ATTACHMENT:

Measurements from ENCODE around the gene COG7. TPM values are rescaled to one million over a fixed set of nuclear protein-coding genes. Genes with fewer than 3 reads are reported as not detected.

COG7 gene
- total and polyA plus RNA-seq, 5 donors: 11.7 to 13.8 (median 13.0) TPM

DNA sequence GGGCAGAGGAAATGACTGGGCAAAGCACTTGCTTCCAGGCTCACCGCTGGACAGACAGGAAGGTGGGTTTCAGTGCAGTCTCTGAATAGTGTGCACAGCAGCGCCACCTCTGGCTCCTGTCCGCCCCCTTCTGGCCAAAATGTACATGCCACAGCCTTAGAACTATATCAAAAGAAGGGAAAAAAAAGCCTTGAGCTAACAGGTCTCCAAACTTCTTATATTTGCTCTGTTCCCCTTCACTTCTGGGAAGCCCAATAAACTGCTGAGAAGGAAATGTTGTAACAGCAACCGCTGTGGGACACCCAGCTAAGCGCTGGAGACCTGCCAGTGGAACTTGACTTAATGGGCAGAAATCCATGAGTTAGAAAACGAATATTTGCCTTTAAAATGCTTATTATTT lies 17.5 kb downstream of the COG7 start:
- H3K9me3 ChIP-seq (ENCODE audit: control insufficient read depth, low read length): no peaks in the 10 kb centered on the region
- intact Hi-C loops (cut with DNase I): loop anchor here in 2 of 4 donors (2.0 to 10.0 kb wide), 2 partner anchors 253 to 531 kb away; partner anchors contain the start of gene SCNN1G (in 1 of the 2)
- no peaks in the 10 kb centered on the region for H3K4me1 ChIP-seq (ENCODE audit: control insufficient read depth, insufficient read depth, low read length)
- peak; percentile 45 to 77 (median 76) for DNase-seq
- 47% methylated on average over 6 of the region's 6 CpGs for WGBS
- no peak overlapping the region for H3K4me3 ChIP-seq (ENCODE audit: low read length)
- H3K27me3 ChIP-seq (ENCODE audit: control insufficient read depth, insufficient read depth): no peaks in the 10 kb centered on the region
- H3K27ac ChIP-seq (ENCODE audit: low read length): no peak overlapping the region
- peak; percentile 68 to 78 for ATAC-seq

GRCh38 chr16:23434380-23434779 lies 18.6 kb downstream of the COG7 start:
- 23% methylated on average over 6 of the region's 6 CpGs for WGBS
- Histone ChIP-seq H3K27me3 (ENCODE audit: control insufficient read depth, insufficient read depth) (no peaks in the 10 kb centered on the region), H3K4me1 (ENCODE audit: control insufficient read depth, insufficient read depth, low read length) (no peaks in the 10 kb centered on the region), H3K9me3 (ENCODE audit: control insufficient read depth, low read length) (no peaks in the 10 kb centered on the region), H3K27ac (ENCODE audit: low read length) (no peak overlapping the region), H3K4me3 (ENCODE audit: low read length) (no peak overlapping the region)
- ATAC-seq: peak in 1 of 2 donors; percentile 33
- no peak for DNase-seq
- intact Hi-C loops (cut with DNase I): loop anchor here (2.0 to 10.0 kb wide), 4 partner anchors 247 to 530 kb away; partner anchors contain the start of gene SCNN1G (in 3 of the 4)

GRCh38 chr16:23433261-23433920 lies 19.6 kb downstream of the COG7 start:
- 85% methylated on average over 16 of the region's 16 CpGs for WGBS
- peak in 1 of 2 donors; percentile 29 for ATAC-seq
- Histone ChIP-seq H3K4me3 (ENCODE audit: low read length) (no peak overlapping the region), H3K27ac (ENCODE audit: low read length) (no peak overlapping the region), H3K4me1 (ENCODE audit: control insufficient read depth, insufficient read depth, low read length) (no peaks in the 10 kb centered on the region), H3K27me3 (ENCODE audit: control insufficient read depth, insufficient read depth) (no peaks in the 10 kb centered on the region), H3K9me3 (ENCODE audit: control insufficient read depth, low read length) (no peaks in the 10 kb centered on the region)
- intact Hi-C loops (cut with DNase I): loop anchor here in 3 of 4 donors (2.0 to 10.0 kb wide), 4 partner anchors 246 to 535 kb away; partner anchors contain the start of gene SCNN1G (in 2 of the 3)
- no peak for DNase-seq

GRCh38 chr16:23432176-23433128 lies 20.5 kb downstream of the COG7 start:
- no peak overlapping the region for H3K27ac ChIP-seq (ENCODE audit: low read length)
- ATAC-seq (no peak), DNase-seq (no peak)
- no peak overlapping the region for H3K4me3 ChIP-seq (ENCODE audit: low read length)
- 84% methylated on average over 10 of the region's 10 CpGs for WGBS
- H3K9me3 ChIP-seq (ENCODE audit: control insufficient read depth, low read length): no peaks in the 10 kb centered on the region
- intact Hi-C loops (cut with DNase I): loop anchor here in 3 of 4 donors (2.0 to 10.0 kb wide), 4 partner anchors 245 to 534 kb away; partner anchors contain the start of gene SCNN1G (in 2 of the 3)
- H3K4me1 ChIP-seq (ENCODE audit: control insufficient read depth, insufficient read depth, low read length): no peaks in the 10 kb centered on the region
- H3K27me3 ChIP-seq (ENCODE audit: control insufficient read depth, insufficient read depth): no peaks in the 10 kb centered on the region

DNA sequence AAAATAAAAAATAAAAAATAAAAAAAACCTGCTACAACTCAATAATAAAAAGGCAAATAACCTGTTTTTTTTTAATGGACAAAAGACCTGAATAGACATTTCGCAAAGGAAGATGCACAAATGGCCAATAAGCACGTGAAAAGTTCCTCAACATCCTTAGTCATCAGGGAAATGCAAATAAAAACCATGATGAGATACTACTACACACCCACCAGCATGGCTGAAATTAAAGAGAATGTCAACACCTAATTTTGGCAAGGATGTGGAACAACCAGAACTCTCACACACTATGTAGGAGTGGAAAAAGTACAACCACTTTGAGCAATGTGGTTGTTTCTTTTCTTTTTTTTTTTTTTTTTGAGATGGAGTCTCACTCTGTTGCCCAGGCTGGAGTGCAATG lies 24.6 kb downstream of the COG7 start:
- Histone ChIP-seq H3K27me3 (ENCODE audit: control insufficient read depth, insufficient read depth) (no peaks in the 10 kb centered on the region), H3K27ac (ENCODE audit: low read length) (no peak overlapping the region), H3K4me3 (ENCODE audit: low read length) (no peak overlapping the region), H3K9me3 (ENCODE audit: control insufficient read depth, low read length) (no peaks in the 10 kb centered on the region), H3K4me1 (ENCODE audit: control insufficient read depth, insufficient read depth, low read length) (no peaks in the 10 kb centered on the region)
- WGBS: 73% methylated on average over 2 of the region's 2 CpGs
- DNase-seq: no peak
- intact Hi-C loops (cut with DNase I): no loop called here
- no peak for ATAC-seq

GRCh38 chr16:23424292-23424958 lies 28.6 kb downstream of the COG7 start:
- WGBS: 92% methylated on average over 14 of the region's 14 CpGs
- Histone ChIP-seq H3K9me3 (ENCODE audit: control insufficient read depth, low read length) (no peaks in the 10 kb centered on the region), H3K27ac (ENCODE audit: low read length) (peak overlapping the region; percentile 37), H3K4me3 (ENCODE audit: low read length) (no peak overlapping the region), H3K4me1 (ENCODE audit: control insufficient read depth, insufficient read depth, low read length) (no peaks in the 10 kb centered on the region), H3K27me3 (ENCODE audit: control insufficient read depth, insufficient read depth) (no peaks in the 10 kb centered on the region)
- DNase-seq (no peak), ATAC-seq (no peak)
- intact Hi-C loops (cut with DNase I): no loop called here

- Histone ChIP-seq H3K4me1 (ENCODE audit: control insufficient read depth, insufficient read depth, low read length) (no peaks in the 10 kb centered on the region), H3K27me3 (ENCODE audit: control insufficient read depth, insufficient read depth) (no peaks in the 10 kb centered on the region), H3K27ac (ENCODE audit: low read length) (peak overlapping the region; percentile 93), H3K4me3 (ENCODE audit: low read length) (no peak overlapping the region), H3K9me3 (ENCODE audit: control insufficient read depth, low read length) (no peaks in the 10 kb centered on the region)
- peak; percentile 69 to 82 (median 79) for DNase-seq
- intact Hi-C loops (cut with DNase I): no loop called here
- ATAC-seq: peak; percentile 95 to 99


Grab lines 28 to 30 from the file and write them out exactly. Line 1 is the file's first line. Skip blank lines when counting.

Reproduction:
- ATAC-seq (no peak), DNase-seq (no peak)
- no peak overlapping the region for H3K4me3 ChIP-seq (ENCODE audit: low read length)
- 84% methylated on average over 10 of the region's 10 CpGs for WGBS